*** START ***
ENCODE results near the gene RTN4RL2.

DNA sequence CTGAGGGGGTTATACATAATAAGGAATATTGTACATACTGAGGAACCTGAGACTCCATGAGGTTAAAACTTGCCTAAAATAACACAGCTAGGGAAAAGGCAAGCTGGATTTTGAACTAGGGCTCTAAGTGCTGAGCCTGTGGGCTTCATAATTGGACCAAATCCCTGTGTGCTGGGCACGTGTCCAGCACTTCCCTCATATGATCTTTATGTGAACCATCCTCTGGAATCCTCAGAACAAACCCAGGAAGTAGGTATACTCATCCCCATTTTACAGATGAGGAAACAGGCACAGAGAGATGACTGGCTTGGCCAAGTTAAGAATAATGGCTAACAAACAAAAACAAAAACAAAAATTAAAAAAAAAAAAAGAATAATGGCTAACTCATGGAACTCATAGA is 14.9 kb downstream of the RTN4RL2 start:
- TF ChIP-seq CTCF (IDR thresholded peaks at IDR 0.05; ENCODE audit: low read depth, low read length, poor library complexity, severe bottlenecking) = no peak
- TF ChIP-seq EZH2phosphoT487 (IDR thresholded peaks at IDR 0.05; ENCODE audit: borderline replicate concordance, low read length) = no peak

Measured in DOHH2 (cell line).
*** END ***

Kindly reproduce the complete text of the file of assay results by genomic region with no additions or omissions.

ENCODE results near the gene RTN4RL2.

DNA sequence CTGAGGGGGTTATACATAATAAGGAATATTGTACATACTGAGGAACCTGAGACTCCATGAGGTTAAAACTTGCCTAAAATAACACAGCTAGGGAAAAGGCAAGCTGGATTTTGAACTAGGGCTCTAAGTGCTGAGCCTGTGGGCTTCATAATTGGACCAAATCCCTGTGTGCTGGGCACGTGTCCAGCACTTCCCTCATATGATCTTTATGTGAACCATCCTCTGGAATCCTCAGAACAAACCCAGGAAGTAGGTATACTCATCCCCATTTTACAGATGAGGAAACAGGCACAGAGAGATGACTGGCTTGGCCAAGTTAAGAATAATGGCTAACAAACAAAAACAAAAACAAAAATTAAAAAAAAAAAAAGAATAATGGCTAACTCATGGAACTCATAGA is 14.9 kb downstream of the RTN4RL2 start:
- TF ChIP-seq CTCF (IDR thresholded peaks at IDR 0.05; ENCODE audit: low read depth, low read length, poor library complexity, severe bottlenecking) = no peak
- TF ChIP-seq EZH2phosphoT487 (IDR thresholded peaks at IDR 0.05; ENCODE audit: borderline replicate concordance, low read length) = no peak

Measured in DOHH2 (cell line).